Google and a group of partners filed revised settlement terms in a US federal court on Friday. The revised terms are notable for the exclusion of works from many countries that objected to its original settlement proposal.
The new proposal essentially covers just works from the US, UK, Canada and Australia. Representatives from those countries will be on the board of the Rights Registry that will be formed to record and look after the interests of affected rightsholders whose works have been scanned.
In a blog post announcing the filing, Google Books Engineering Director Dan Clancy wrote:
We’re disappointed that we won’t be able to provide access to as many books from as many countries through the settlement as a result of our modifications, but we look forward to continuing to work with rightsholders from around the world to fulfill our longstanding mission of increasing access to all the world’s books.
Interestingly, many of those from countries excluded from the deal might now be asking themselves, “Why can’t we be in, too?” Perhaps this is part of the clever psychology of the deal, creating an apparent “haves” and “have nots” so that the excluded parties feel obliged to open negotiations with Google.
In Europe, this will probably head off the showdown that was looming with the European Union. And worldwide, the deal might have the positive effect of moving governments and cultural institutions from their slumber to start seriously investing in digitising their written heritage.
From New Zealand’s point of view, as one of the excluded parties, it opens up real opportunities to take control of the process and to do it in a way that is more respectful of rightholders and copyright protections. This should be a spur for the public institutions and the commercial sector to join forces and begin the process of digitising important older, in-copyright works.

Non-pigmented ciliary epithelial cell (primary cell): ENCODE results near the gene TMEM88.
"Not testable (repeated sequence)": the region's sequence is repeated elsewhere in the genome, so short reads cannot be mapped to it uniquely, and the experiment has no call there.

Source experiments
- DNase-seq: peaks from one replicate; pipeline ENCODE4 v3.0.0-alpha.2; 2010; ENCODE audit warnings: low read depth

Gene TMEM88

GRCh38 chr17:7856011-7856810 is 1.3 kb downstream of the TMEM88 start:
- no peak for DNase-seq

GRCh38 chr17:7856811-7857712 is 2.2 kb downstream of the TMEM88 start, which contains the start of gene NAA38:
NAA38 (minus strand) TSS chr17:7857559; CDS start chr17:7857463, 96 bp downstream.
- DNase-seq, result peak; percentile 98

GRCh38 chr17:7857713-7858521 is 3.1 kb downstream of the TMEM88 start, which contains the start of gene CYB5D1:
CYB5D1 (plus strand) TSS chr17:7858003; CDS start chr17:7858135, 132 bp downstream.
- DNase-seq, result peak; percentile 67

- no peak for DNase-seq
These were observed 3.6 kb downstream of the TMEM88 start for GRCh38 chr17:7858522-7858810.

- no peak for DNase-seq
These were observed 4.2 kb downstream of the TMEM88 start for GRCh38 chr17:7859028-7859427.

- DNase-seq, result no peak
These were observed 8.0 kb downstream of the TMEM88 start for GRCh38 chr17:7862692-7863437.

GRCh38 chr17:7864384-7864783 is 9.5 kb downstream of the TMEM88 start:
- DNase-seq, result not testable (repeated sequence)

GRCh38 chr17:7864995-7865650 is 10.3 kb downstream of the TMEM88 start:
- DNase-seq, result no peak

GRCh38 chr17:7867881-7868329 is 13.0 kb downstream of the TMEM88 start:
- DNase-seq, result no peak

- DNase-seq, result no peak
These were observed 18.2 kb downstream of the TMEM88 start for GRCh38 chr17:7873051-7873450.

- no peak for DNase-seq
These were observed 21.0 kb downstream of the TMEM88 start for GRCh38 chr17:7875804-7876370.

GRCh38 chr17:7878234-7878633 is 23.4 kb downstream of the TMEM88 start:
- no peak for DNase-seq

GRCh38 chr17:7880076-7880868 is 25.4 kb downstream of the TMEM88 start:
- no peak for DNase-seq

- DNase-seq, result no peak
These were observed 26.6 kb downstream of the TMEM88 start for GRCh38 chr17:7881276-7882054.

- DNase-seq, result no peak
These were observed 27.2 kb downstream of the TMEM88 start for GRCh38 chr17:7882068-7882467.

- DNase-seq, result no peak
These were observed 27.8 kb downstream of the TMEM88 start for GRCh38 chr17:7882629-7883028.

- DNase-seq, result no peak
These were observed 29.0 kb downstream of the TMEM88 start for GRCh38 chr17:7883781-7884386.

Thanks to TeleRead and Publishers Lunch for the summary of key points below:
The revised Settlement has made a number of important changes:
1. Foreign language works are out: the scope is limited to works registered with the US Copyright Office and books published in Canada, Australia and the U.K. There will be representatives from those countries on the Book Rights Registry board.
2. There will be an independent court-approved fiduciary who will represent rights-holders of unclaimed books and act to protect their interests, including licensing their works.
3. The Books Rights Registry is not required to search for rights-holders who have not come forward.
4. Third parties will be able to sell access to all settlement works, including orphans, even though Google will host the titles.
5. Revenue models have been limited to print on demand, file download and subscriptions.
6. Rights-holders may make their works available for free.
7. The Google’s most favored nation treatment has been eliminated allowing the Registry to license works to third parties without extending the same terms to Google.
See also this New York Times story.
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Martin Taylor (@nztaylor) has been involved in the publishing, technology and internet fields for more than 20 years. He operates a digital publishing consultancy and founded the Digital Publishing Forum, an initiative to accelerate the development of digital publishing in New Zealand. In a former life, he published technology and business magazines.